Back in November, me and Chase, my youngest son, had the pleasure of talking to the lovely residents of Marton court, at the community centre in Whitby. I wanted to ask them for some tips and recipes for the blog, and wasn't sure if I would get what I needed, but I came away with so much more. On arrival, I was handed a Baileys, unfortunately, I had to refuse as I was driving, it had been Nora's 87th birthday the week before. What a happy woman with a radiant smile. There was Bob, Margaret, Margaret and Emily, who was 95 and looking amazing.
They all so kindly offered up plenty of stories, tips and recipes. I will try before posting, but I'm sure they'll taste yummy and they will cost very little. It felt good to sit and listen to them, telling me tales of their childhoods, and how they never had a lot but were always happy, never hungry or overweight. How they would knit and make their own clothes from a very young age and that they could make soups and stews from boiled bones and very cheap cuts of meat.
So why are children so different today? Imagine giving a child now, a sack of marbles or a spinning top and telling them to have hours of fun with it? Telling them that they have to knit their own clothes, or that for Christmas they would receive an orange and a little toy and some nuts in a stocking? Can you imagine the reaction? Their faces? So, what has changed? Why do a lot of children these days have a sense of entitlement, that they should get everything they want, but never seem happier for it when they have it?
The one thing, that everyone I spoke to had in common was, they all grew up with very little, but all said they were happy nonetheless. What does it cost to be happy? Nothing, or as Bob would say ‘nowt’. In an age where technology has impacted severely on everyday life, children are becoming more isolated from their families, sitting in front of screens rather than spending time with their siblings or friends. All the time becoming addicted to an on-line world, where most games involve the same thing, tapping on a screen-and they would find marbles boring?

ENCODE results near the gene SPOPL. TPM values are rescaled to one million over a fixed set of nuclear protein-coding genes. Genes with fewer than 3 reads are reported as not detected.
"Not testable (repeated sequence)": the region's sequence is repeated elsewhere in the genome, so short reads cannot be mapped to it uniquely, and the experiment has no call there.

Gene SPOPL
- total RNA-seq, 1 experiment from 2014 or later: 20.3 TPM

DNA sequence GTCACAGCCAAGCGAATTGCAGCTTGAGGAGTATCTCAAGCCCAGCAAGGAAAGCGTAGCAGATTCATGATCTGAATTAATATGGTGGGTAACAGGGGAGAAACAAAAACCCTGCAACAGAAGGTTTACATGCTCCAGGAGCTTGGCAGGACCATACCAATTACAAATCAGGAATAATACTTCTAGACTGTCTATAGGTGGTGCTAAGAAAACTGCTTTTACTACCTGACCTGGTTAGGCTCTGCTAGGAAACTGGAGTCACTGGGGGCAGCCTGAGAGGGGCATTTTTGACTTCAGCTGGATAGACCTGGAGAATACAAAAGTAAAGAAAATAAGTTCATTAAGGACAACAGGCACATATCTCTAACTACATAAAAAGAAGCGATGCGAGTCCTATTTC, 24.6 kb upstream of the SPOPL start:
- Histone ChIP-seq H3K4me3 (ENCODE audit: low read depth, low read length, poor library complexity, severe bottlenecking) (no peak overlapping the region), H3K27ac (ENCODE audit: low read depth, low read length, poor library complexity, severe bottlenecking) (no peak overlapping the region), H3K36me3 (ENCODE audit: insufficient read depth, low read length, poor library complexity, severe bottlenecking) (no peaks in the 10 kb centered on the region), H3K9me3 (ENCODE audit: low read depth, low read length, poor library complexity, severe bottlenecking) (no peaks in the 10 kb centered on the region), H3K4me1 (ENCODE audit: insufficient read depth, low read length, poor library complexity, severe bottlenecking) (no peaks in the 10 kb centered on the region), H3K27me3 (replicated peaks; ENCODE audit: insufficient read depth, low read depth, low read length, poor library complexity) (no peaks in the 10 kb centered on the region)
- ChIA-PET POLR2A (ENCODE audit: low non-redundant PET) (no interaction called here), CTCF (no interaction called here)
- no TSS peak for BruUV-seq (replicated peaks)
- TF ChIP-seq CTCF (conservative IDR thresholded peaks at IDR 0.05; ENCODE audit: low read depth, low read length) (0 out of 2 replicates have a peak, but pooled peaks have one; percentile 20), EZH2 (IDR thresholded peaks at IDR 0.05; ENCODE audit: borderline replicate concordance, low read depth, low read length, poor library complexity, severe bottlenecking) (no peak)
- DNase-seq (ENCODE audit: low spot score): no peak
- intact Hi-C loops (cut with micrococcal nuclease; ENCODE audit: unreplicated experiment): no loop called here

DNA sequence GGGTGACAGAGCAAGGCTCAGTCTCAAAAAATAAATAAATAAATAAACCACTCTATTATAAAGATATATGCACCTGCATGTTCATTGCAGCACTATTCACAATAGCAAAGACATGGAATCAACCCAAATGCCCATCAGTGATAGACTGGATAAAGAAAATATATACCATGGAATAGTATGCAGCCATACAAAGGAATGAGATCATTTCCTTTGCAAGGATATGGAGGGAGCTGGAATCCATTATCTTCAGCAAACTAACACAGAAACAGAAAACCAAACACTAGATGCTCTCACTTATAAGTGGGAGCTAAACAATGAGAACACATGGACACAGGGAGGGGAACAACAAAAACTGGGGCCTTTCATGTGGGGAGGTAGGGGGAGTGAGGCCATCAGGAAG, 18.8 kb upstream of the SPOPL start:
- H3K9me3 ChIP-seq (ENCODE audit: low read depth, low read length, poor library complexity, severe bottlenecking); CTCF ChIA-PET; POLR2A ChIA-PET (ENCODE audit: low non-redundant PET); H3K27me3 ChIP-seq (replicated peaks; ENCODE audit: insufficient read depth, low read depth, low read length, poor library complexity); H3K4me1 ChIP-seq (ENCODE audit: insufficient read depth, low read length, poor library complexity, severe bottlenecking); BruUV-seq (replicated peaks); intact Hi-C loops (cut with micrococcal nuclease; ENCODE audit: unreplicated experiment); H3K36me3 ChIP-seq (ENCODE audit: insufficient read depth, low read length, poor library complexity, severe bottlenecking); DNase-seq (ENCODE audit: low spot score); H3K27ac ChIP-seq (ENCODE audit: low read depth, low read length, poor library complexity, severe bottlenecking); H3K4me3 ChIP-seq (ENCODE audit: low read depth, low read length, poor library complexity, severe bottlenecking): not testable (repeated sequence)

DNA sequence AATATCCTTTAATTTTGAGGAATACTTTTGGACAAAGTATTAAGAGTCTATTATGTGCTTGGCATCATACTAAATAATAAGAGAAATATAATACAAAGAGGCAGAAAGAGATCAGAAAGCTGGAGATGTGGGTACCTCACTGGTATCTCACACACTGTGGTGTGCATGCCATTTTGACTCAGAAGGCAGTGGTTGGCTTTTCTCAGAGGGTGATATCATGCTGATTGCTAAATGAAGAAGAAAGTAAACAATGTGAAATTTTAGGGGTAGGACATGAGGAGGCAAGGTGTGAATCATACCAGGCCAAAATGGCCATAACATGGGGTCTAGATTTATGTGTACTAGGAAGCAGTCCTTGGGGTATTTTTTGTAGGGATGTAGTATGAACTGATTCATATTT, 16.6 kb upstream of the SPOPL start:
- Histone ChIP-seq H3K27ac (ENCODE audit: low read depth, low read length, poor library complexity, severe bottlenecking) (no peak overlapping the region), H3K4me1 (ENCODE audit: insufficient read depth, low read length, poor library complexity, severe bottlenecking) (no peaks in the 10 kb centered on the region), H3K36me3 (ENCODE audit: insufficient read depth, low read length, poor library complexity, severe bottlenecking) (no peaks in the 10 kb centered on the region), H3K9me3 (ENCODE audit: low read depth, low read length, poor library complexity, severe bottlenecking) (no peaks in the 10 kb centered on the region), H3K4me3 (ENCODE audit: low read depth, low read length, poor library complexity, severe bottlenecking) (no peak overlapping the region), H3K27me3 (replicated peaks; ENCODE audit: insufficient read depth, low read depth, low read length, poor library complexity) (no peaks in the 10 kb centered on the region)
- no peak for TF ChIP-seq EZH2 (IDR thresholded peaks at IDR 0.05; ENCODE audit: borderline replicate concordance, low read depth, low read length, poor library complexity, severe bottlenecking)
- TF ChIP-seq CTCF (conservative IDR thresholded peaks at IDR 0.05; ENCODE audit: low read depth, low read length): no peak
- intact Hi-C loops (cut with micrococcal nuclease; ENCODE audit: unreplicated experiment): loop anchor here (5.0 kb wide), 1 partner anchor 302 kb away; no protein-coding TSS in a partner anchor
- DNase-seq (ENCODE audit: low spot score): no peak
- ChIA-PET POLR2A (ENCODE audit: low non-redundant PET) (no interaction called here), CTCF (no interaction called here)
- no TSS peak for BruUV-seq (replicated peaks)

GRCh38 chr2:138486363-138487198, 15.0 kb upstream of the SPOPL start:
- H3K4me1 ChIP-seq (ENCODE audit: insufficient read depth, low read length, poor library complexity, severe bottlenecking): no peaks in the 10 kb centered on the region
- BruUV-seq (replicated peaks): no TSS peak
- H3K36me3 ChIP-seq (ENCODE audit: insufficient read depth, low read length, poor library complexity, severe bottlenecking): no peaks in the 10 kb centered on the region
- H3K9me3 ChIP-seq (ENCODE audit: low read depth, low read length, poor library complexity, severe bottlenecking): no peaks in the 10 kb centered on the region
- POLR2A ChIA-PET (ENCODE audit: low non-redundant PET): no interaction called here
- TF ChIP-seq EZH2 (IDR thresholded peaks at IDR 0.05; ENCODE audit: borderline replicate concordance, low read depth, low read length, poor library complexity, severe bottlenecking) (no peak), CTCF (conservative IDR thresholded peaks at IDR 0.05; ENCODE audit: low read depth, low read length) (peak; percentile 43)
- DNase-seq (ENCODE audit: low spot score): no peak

A world where friends are on a screen and not outside. Children's speech has even been affected, due to lack of conversation. I'm not saying the internet is a bad thing, after all it helps people connect from far and wide and has the answers to most questions you could ask. How many of us prefer to sit typing to someone, instead of ringing them for a chat? How many face to face, not Facebook, conversations have you had recently?
I thoroughly enjoyed chatting to these lovely people today and I will be doing it more frequently as there is so much we can learn from the older generation. Not only are they teaching me new things, but they loved speaking to me and Chase so everybody was happy.
I challenge you to a technology free day and see how much fun you can have together.